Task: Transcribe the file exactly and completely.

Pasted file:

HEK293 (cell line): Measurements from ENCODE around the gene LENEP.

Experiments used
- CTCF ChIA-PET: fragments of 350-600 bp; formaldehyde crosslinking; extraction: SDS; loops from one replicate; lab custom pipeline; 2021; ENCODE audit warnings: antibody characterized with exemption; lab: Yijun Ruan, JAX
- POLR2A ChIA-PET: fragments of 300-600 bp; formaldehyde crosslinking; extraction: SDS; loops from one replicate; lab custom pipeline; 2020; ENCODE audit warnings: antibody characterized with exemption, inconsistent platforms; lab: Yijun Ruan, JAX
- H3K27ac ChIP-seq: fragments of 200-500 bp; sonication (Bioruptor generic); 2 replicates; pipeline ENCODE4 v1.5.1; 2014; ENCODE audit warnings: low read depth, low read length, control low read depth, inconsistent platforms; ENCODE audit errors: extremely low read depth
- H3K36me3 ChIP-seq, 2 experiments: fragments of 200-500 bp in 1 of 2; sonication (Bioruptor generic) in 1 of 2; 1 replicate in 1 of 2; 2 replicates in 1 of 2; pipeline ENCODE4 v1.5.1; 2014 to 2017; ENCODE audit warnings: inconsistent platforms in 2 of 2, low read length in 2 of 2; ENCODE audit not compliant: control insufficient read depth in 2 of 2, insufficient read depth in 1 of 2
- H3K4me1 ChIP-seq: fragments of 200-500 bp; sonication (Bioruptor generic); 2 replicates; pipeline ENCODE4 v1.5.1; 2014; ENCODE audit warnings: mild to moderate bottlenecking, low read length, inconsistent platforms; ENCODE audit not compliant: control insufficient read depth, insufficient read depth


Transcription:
HEK293 (cell line): Measurements from ENCODE around the gene LENEP.

Experiments used
- CTCF ChIA-PET: fragments of 350-600 bp; formaldehyde crosslinking; extraction: SDS; loops from one replicate; lab custom pipeline; 2021; ENCODE audit warnings: antibody characterized with exemption; lab: Yijun Ruan, JAX
- POLR2A ChIA-PET: fragments of 300-600 bp; formaldehyde crosslinking; extraction: SDS; loops from one replicate; lab custom pipeline; 2020; ENCODE audit warnings: antibody characterized with exemption, inconsistent platforms; lab: Yijun Ruan, JAX
- H3K27ac ChIP-seq: fragments of 200-500 bp; sonication (Bioruptor generic); 2 replicates; pipeline ENCODE4 v1.5.1; 2014; ENCODE audit warnings: low read depth, low read length, control low read depth, inconsistent platforms; ENCODE audit errors: extremely low read depth
- H3K36me3 ChIP-seq, 2 experiments: fragments of 200-500 bp in 1 of 2; sonication (Bioruptor generic) in 1 of 2; 1 replicate in 1 of 2; 2 replicates in 1 of 2; pipeline ENCODE4 v1.5.1; 2014 to 2017; ENCODE audit warnings: inconsistent platforms in 2 of 2, low read length in 2 of 2; ENCODE audit not compliant: control insufficient read depth in 2 of 2, insufficient read depth in 1 of 2
- H3K4me1 ChIP-seq: fragments of 200-500 bp; sonication (Bioruptor generic); 2 replicates; pipeline ENCODE4 v1.5.1; 2014; ENCODE audit warnings: mild to moderate bottlenecking, low read length, inconsistent platforms; ENCODE audit not compliant: control insufficient read depth, insufficient read depth